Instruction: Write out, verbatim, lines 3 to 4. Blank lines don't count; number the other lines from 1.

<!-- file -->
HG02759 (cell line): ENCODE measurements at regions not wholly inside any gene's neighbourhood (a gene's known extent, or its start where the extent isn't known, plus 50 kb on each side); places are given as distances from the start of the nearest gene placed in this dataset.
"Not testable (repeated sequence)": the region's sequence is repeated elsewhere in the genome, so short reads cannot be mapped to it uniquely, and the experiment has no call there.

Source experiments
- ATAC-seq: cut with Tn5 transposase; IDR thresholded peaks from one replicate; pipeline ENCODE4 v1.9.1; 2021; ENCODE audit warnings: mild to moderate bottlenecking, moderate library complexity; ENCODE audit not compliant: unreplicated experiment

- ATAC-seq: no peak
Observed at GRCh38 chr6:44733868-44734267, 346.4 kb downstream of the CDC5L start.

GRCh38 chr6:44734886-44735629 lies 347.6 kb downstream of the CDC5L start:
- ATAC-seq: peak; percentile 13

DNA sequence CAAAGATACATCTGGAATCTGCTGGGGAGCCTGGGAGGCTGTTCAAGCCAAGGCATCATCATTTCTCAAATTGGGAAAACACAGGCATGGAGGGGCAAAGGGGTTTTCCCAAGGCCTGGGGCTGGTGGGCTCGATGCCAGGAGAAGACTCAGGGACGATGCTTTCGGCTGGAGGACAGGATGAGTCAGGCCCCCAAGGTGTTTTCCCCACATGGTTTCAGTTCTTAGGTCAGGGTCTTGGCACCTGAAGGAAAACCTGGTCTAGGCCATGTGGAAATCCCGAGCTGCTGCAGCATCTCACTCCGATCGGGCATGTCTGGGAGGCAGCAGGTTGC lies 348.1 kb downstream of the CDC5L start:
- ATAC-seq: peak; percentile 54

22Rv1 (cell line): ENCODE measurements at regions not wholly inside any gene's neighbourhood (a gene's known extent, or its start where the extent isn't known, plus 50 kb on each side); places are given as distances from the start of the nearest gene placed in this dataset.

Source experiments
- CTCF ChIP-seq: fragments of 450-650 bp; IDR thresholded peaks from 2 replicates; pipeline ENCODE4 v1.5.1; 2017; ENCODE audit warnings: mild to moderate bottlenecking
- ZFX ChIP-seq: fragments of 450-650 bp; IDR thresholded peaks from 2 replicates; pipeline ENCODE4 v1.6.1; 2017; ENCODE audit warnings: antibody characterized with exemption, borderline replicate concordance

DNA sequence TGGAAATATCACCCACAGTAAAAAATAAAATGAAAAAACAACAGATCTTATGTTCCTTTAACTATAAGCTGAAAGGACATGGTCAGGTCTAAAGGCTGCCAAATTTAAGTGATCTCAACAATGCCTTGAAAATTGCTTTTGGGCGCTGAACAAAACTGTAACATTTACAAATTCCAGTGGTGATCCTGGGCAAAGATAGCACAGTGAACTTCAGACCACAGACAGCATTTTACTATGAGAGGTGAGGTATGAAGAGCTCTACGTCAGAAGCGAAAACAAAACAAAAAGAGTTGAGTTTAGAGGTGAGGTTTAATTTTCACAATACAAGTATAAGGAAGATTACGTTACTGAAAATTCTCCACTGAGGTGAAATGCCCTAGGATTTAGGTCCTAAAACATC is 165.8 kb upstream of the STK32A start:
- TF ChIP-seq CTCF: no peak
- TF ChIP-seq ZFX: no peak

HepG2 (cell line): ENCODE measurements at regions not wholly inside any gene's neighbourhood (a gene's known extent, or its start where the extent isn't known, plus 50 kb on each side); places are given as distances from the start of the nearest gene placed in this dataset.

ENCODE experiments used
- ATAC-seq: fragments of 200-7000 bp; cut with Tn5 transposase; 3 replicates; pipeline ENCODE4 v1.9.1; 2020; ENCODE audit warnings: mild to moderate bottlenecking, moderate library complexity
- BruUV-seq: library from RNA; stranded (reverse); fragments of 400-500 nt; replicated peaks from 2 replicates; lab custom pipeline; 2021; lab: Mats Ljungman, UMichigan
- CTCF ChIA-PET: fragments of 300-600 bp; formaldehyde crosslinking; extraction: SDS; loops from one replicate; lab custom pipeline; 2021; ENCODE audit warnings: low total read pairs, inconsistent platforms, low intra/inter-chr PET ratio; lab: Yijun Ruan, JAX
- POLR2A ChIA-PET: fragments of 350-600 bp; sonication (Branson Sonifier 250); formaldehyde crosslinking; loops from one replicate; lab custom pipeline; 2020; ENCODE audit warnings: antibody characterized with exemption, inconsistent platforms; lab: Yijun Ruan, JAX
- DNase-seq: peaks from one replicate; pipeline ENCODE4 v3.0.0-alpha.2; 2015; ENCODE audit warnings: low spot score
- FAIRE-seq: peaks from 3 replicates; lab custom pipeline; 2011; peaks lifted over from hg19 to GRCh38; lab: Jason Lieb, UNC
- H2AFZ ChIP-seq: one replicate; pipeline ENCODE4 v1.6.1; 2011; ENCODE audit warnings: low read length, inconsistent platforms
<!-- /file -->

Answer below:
Source experiments
- ATAC-seq: cut with Tn5 transposase; IDR thresholded peaks from one replicate; pipeline ENCODE4 v1.9.1; 2021; ENCODE audit warnings: mild to moderate bottlenecking, moderate library complexity; ENCODE audit not compliant: unreplicated experiment